Over the band's 16-year career, it adopted a new way of playing that dropped the standard format of soloists playing with accompaniment to instead encourage all band members to improvise simultaneously.

Weather Report also showed an interest in music's technological innovations, experimenting with electronic elements.

Already famous in his own right, Shorter's crossover collaborations with acts including Joni Mitchell, Steely Dan and Carlos Santana brought his talent to a wider audience.

His partnership with Mitchell was particularly poignant: Shorter worked on every album she released between 1977 and 2002.

"One of the greatest experiences I ever had was listening to a conversation with Joni Mitchell and Wayne Shorter," Hancock said of their work.

"Just to hear them talking, my mouth was open. They understand each other perfectly, and they make these leaps and jumps because they don't have to explain anything."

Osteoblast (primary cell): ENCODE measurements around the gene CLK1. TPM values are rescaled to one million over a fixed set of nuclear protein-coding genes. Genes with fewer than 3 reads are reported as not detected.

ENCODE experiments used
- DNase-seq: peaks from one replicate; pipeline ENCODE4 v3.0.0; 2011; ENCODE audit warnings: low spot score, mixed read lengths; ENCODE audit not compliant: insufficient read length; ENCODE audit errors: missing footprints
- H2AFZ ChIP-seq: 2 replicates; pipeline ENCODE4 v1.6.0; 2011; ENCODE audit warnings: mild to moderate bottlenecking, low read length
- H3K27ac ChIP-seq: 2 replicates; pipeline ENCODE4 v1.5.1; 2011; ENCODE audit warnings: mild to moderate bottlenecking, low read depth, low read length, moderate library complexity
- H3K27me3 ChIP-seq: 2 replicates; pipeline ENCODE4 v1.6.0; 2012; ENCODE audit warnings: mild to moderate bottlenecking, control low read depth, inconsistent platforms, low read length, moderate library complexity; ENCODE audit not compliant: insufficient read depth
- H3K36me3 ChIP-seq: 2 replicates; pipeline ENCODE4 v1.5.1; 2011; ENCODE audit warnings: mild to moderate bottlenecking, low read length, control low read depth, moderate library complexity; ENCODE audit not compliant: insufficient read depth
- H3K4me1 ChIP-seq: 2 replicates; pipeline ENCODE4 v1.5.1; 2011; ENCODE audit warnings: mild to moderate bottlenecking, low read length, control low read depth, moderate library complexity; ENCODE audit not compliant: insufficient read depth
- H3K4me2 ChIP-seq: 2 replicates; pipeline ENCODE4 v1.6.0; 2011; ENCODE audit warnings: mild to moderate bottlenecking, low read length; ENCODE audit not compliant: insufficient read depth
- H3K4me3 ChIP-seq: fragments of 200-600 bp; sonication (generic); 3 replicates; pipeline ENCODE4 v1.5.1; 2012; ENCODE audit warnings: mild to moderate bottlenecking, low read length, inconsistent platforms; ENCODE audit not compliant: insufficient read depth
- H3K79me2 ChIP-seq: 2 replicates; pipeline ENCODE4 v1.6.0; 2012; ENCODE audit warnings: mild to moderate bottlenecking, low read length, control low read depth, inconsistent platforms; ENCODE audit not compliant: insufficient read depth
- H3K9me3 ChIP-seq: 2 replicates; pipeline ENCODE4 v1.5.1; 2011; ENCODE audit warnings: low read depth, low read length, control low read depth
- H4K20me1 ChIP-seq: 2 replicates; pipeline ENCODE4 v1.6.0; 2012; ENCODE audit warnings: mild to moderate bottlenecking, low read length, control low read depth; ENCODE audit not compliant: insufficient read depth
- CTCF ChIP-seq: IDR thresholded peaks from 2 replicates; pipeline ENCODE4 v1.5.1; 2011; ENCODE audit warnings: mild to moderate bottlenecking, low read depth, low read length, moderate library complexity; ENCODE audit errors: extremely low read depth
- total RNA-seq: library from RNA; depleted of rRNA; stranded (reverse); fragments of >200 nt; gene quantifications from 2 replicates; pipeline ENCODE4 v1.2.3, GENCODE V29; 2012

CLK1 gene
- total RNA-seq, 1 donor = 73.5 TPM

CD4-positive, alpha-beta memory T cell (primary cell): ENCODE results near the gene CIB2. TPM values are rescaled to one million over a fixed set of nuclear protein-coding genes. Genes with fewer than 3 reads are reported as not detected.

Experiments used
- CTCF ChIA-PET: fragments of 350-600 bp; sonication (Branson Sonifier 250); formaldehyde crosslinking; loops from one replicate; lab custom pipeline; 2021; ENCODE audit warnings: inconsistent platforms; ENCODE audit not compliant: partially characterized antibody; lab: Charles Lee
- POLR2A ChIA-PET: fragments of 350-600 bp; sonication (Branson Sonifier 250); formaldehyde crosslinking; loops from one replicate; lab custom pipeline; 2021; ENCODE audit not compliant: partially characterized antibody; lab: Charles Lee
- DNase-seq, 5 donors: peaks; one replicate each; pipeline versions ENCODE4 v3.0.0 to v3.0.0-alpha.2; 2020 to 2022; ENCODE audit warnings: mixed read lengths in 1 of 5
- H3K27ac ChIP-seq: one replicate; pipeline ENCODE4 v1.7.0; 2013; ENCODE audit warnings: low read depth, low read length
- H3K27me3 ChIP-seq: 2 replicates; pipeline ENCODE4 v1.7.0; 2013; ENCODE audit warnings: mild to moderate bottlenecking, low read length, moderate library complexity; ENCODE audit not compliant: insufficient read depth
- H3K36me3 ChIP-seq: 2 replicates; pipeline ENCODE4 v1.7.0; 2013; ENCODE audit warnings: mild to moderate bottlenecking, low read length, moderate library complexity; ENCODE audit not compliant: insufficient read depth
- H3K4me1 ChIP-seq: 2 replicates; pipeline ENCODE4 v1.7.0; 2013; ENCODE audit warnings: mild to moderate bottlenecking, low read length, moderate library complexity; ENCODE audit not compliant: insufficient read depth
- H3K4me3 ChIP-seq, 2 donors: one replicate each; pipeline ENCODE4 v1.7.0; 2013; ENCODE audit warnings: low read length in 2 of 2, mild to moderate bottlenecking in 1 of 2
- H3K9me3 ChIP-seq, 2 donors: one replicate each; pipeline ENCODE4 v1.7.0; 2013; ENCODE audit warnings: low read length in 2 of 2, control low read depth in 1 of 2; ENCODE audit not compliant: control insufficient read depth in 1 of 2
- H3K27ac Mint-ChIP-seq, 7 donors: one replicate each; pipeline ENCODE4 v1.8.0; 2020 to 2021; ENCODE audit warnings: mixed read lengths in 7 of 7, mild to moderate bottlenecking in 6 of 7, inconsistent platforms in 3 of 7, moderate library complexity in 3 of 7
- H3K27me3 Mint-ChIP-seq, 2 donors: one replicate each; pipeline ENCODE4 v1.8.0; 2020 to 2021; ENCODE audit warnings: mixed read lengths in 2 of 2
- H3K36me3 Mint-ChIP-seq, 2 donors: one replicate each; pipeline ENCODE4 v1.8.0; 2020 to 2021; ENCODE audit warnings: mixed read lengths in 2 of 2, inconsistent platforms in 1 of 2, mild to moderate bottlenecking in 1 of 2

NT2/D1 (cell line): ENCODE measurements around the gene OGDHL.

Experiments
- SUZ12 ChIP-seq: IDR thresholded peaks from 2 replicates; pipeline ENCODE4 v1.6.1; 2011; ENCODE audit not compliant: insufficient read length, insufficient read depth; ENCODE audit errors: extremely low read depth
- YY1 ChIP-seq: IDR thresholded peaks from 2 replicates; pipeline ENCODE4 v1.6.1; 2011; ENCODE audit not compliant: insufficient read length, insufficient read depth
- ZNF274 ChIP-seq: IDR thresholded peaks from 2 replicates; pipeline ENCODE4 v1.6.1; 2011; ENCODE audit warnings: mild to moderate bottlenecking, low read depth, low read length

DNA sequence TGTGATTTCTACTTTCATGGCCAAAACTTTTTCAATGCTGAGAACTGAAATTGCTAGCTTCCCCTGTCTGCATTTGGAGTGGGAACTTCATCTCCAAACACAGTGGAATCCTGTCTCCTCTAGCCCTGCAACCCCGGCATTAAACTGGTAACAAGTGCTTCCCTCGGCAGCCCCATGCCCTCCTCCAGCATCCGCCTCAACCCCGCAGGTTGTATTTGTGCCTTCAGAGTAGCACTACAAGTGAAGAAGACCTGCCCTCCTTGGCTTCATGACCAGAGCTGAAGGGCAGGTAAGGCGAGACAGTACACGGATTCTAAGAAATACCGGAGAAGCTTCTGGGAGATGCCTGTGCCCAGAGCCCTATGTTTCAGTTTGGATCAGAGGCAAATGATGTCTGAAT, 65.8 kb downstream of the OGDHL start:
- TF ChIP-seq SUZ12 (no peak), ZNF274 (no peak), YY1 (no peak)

Mitchell also lavished praise on Shorter, saying the way he worked was "the difference between genius and talent."

A lover of comics and a long-time practicing Buddhist, Shorter in 2018 dropped "Emanon," a triple-disc tucked inside a 74-page fantasy graphic novel he co-wrote that details the adventures of a "rogue philosopher" who fights evil with truth.

"I'm looking to express eternity in composition," he had said more than a decade before, in his 2007 biography.

The decorated Shorter -- he nabbed most of the available lifetime achievement awards throughout his career, along with a Guggenheim fellowship -- continued to tour well into his golden years, though chronic health issues eventually slowed his pace.

Recently he had laid low, composing an opera with bassist Esperanza Spalding, which premiered in 2021.